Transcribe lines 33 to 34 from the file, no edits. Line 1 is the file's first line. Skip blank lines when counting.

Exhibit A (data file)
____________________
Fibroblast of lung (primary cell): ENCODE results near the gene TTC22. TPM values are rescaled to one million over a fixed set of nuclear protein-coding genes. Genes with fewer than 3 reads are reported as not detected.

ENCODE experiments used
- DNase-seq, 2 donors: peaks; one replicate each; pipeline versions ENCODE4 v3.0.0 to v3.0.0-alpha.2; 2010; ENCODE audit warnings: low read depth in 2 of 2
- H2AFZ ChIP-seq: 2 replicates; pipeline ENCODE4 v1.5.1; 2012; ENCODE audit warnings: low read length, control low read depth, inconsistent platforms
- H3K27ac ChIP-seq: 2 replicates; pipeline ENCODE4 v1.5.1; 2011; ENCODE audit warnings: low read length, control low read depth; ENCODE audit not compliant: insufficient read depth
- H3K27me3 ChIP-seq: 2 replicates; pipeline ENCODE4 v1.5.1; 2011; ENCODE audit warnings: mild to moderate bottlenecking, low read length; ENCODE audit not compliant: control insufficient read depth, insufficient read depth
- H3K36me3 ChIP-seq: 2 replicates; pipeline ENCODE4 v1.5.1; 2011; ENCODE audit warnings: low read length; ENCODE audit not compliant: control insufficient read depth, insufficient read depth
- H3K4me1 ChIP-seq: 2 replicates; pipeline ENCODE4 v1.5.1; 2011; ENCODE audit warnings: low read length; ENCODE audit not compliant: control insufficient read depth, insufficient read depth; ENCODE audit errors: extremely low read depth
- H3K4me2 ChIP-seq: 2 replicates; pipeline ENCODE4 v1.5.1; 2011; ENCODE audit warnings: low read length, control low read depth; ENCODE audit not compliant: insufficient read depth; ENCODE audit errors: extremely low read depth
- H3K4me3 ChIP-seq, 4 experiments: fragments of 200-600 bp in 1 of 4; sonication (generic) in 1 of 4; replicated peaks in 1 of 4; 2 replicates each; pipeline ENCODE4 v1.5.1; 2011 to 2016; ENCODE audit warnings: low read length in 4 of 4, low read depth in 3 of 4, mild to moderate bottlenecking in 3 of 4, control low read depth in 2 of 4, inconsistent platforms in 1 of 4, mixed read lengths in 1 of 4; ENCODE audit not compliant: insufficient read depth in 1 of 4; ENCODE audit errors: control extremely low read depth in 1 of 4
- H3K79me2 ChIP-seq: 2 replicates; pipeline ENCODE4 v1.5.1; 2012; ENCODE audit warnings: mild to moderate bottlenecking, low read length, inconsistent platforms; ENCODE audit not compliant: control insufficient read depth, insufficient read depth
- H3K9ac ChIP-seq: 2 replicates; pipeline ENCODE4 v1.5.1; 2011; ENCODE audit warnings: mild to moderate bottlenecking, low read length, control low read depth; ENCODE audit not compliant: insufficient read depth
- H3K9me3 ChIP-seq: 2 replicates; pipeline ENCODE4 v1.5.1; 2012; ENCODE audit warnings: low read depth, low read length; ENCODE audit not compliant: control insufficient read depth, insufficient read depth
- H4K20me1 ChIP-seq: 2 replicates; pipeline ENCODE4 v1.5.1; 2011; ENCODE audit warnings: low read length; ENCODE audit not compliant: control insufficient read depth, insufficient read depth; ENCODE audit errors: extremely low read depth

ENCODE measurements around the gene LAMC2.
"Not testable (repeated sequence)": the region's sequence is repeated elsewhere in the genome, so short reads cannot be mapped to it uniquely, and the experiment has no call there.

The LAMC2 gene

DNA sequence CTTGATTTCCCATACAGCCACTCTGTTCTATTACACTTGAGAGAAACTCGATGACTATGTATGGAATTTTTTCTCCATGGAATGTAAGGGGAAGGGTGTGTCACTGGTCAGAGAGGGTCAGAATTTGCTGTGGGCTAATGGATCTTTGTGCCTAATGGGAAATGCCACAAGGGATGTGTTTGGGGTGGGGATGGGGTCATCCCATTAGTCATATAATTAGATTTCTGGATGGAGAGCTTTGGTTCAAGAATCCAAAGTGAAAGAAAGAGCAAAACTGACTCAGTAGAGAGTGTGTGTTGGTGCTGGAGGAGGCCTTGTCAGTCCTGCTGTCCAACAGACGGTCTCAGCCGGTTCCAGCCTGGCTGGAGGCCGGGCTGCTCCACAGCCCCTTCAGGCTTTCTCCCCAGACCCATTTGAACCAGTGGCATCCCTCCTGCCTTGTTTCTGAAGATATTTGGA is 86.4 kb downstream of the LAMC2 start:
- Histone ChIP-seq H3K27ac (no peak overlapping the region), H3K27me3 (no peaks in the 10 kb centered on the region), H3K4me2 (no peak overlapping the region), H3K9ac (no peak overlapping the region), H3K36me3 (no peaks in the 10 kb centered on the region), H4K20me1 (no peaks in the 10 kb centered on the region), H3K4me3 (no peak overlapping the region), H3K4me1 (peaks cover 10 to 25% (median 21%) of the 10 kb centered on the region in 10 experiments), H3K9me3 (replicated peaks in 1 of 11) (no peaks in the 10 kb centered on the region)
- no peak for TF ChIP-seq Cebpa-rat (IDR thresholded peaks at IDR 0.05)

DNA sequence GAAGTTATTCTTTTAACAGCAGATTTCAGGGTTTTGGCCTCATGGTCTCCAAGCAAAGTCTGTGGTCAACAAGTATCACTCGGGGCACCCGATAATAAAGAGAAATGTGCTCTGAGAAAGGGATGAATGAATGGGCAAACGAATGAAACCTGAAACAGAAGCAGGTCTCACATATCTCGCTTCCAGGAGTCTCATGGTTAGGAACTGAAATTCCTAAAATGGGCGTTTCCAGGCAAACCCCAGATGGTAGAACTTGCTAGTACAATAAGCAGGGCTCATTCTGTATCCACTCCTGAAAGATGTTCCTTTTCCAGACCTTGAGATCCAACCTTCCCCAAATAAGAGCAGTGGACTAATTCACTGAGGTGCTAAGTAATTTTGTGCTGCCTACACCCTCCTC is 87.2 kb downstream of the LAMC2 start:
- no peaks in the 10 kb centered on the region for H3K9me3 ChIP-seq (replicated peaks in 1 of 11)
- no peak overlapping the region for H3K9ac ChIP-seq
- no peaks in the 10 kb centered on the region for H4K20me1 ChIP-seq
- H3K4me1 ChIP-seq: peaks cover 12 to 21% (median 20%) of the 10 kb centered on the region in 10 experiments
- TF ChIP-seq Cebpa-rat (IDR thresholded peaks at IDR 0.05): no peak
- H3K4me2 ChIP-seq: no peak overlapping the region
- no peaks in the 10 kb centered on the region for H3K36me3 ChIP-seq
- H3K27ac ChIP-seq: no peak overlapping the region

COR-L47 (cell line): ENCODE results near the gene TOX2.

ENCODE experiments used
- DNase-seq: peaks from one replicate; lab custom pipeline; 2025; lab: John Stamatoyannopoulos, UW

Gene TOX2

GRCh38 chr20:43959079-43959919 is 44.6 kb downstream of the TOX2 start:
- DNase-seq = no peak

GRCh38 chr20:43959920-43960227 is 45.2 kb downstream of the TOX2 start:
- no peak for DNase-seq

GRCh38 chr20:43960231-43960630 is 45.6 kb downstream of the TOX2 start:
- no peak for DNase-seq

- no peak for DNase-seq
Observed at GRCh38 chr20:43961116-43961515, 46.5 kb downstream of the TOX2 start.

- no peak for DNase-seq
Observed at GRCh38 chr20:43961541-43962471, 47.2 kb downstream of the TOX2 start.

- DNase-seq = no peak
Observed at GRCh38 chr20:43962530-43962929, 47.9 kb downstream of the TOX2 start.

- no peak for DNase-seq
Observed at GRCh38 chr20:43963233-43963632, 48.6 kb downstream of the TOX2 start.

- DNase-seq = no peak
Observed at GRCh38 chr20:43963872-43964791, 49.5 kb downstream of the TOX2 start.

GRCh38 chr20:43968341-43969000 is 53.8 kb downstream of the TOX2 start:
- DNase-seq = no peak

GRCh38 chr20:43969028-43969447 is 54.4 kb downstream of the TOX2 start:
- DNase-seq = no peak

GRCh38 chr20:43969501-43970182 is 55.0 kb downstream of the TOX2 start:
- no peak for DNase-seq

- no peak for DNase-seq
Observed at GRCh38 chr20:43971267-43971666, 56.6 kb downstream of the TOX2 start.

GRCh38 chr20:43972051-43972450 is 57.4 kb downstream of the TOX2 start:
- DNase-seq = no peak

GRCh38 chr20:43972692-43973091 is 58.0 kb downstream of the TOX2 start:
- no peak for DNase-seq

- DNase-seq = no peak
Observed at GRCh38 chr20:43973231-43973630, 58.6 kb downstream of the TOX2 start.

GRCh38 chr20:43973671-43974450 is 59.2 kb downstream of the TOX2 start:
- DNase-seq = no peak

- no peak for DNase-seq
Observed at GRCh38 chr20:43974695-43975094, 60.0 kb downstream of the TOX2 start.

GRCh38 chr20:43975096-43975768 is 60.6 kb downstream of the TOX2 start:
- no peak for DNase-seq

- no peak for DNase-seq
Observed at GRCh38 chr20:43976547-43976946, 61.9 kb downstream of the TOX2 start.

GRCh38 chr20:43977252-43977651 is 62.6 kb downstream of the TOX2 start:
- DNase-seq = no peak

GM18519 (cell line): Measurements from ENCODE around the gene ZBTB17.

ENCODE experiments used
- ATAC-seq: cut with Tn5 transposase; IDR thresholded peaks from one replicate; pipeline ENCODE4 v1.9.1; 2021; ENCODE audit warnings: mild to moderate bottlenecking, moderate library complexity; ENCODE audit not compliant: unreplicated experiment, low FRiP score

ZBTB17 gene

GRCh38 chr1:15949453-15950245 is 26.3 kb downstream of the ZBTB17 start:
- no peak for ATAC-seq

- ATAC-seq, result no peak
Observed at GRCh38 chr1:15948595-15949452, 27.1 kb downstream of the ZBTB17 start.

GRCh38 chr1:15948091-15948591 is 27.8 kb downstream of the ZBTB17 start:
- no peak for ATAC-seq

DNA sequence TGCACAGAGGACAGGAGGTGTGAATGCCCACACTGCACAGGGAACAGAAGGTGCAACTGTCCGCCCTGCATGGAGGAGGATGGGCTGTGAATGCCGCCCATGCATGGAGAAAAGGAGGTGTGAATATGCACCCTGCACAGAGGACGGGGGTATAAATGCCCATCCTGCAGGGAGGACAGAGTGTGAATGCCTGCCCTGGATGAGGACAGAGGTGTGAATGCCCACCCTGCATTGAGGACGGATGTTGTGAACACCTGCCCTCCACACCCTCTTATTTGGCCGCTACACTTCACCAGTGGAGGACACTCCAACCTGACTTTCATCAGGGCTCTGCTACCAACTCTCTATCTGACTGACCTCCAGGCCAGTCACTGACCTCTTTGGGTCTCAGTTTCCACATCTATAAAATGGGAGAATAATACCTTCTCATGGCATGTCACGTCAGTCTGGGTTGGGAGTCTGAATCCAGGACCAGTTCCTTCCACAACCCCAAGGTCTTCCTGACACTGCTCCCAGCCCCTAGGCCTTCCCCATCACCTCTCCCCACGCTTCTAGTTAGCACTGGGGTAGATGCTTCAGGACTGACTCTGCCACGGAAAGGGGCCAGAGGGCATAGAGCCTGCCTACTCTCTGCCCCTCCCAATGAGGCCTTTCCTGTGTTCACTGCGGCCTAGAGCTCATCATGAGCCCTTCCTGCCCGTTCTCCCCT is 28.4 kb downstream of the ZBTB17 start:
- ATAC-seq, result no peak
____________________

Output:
Gene TOX2

GRCh38 chr20:43959079-43959919 is 44.6 kb downstream of the TOX2 start: